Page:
# 10.6 Lattice structures in crystalline solids  (Page 3/29)

 Page 3 / 29

Some metals crystallize in an arrangement that has a cubic unit cell with atoms at all of the corners and an atom in the center, as shown in [link] . This is called a body-centered cubic (BCC) solid    . Atoms in the corners of a BCC unit cell do not contact each other but contact the atom in the center. A BCC unit cell contains two atoms: one-eighth of an atom at each of the eight corners $\left(8\phantom{\rule{0.2em}{0ex}}×\phantom{\rule{0.2em}{0ex}}\frac{1}{8}\phantom{\rule{0.2em}{0ex}}=\phantom{\rule{0.2em}{0ex}}1$ atom from the corners) plus one atom from the center. Any atom in this structure touches four atoms in the layer above it and four atoms in the layer below it. Thus, an atom in a BCC structure has a coordination number of eight.

Atoms in BCC arrangements are much more efficiently packed than in a simple cubic structure, occupying about 68% of the total volume. Isomorphous metals with a BCC structure include K, Ba, Cr, Mo, W, and Fe at room temperature. (Elements or compounds that crystallize with the same structure are said to be isomorphous    .)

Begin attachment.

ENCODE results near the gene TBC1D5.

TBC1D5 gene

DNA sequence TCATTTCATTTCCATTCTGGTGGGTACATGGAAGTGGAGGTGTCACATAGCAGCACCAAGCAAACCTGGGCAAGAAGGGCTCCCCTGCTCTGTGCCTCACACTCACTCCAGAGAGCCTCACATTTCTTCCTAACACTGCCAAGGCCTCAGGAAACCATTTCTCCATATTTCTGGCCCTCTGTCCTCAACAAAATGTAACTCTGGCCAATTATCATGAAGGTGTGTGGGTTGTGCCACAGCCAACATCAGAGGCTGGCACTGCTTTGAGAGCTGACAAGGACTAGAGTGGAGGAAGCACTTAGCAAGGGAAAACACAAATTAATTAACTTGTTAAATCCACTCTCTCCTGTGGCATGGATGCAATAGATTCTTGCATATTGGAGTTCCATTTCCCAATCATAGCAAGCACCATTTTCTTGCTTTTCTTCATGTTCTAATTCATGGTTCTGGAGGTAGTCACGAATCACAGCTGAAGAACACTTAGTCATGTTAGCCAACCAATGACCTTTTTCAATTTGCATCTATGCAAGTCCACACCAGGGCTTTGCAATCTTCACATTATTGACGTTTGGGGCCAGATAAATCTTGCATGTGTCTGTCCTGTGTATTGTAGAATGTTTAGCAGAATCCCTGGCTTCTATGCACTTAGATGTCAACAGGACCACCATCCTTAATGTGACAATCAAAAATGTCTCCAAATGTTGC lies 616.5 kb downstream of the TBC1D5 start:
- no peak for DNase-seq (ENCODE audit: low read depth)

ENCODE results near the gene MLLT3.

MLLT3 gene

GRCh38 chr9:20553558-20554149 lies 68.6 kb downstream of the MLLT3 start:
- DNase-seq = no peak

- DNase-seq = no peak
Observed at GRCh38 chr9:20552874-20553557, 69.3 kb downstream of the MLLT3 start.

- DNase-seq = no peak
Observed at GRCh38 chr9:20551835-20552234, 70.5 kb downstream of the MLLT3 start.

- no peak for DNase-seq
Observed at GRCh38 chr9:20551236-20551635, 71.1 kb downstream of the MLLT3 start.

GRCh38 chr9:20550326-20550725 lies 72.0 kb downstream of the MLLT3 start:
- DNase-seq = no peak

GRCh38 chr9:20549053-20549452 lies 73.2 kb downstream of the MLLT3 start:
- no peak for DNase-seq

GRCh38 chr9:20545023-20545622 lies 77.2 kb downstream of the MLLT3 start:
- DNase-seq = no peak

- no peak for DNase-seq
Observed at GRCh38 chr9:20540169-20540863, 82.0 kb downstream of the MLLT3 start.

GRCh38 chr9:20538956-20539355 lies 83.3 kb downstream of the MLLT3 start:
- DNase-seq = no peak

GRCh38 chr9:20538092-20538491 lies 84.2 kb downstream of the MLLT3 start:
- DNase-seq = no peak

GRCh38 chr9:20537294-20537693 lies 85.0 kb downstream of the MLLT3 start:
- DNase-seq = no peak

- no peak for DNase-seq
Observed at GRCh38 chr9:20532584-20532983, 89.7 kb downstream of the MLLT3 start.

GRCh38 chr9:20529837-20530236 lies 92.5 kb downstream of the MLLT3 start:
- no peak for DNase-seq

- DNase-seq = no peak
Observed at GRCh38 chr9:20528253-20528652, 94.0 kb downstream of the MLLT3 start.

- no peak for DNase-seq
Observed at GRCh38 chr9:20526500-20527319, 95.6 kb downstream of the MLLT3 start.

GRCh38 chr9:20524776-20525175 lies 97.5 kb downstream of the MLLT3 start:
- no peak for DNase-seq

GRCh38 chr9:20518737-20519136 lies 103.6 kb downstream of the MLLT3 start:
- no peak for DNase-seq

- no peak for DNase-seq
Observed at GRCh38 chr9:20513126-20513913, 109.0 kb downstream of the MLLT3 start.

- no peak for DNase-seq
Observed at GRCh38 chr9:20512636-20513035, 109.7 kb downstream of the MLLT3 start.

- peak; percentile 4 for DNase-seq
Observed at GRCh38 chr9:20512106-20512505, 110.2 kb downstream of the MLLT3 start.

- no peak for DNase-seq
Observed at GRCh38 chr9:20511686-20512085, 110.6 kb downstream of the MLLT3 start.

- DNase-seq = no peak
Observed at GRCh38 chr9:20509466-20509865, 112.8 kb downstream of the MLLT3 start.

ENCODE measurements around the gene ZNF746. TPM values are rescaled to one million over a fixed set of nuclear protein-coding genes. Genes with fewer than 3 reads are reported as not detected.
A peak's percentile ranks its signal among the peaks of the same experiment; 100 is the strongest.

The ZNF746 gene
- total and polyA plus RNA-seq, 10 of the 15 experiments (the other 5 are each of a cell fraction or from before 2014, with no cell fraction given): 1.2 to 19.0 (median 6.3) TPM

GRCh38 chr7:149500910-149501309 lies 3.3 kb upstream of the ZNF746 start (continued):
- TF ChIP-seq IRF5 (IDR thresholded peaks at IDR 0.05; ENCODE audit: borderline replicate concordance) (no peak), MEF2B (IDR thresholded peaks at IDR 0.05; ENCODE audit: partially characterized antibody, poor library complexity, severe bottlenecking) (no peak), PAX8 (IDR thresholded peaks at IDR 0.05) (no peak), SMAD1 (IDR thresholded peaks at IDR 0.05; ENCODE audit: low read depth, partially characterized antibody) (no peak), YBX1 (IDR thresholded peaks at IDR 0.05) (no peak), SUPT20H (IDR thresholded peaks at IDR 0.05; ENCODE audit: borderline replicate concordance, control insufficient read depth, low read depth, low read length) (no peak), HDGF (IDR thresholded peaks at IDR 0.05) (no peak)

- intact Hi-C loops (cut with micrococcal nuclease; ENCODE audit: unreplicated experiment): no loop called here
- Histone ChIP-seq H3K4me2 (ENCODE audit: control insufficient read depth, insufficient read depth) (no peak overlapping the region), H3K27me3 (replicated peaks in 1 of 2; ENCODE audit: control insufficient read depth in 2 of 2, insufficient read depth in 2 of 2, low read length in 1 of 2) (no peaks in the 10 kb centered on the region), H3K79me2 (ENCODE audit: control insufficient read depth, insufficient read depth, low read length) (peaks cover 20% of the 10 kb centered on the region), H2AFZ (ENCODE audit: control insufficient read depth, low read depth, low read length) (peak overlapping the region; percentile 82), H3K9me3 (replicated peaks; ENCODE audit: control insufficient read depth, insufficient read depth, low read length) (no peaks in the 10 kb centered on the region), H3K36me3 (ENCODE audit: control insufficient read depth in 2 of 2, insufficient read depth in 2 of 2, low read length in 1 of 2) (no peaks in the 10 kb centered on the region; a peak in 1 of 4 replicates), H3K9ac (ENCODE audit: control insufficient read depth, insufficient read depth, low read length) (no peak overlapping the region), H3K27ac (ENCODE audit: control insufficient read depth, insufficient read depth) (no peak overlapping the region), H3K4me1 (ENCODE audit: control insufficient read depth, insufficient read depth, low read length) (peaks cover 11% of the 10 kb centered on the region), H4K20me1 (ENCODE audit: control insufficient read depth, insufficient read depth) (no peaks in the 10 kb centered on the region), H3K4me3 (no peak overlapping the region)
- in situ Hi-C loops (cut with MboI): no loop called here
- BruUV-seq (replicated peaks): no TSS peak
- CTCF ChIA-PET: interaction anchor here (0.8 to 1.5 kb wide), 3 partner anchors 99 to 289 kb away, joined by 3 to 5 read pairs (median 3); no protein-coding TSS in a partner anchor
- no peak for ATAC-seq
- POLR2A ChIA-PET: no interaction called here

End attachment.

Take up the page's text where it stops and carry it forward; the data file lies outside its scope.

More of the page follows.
Many other metals, such as aluminum, copper, and lead, crystallize in an arrangement that has a cubic unit cell with atoms at all of the corners and at the centers of each face, as illustrated in [link] . This arrangement is called a face-centered cubic (FCC) solid    . A FCC unit cell contains four atoms: one-eighth of an atom at each of the eight corners $\left(8\phantom{\rule{0.2em}{0ex}}×\phantom{\rule{0.2em}{0ex}}\frac{1}{8}\phantom{\rule{0.2em}{0ex}}=1$ atom from the corners) and one-half of an atom on each of the six faces $\left(6\phantom{\rule{0.2em}{0ex}}×\phantom{\rule{0.2em}{0ex}}\frac{1}{2}\phantom{\rule{0.2em}{0ex}}=3$ atoms from the faces). The atoms at the corners touch the atoms in the centers of the adjacent faces along the face diagonals of the cube. Because the atoms are on identical lattice points, they have identical environments.

Atoms in an FCC arrangement are packed as closely together as possible, with atoms occupying 74% of the volume. This structure is also called cubic closest packing (CCP)    . In CCP, there are three repeating layers of hexagonally arranged atoms. Each atom contacts six atoms in its own layer, three in the layer above, and three in the layer below. In this arrangement, each atom touches 12 near neighbors, and therefore has a coordination number of 12. The fact that FCC and CCP arrangements are equivalent may not be immediately obvious, but why they are actually the same structure is illustrated in [link] .

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